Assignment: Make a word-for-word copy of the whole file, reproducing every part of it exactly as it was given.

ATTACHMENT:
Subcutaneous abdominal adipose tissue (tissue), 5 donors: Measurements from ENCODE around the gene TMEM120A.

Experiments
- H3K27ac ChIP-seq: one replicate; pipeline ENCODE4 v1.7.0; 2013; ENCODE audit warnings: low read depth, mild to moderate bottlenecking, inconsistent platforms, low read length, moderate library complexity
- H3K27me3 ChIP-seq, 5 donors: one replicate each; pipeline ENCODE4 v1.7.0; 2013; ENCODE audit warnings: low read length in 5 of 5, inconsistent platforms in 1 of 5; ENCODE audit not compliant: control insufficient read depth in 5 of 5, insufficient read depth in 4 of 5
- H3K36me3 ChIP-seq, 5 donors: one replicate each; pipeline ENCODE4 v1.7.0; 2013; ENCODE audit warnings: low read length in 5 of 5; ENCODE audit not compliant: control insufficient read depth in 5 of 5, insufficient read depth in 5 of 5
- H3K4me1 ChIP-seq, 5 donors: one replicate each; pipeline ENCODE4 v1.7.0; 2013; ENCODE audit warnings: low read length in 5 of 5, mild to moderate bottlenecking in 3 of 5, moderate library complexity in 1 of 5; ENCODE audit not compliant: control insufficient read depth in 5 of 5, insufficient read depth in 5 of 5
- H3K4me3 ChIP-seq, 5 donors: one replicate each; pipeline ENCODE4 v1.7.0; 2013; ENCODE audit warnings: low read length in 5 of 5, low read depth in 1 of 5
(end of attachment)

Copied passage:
Subcutaneous abdominal adipose tissue (tissue), 5 donors: Measurements from ENCODE around the gene TMEM120A.

Experiments
- H3K27ac ChIP-seq: one replicate; pipeline ENCODE4 v1.7.0; 2013; ENCODE audit warnings: low read depth, mild to moderate bottlenecking, inconsistent platforms, low read length, moderate library complexity
- H3K27me3 ChIP-seq, 5 donors: one replicate each; pipeline ENCODE4 v1.7.0; 2013; ENCODE audit warnings: low read length in 5 of 5, inconsistent platforms in 1 of 5; ENCODE audit not compliant: control insufficient read depth in 5 of 5, insufficient read depth in 4 of 5
- H3K36me3 ChIP-seq, 5 donors: one replicate each; pipeline ENCODE4 v1.7.0; 2013; ENCODE audit warnings: low read length in 5 of 5; ENCODE audit not compliant: control insufficient read depth in 5 of 5, insufficient read depth in 5 of 5
- H3K4me1 ChIP-seq, 5 donors: one replicate each; pipeline ENCODE4 v1.7.0; 2013; ENCODE audit warnings: low read length in 5 of 5, mild to moderate bottlenecking in 3 of 5, moderate library complexity in 1 of 5; ENCODE audit not compliant: control insufficient read depth in 5 of 5, insufficient read depth in 5 of 5
- H3K4me3 ChIP-seq, 5 donors: one replicate each; pipeline ENCODE4 v1.7.0; 2013; ENCODE audit warnings: low read length in 5 of 5, low read depth in 1 of 5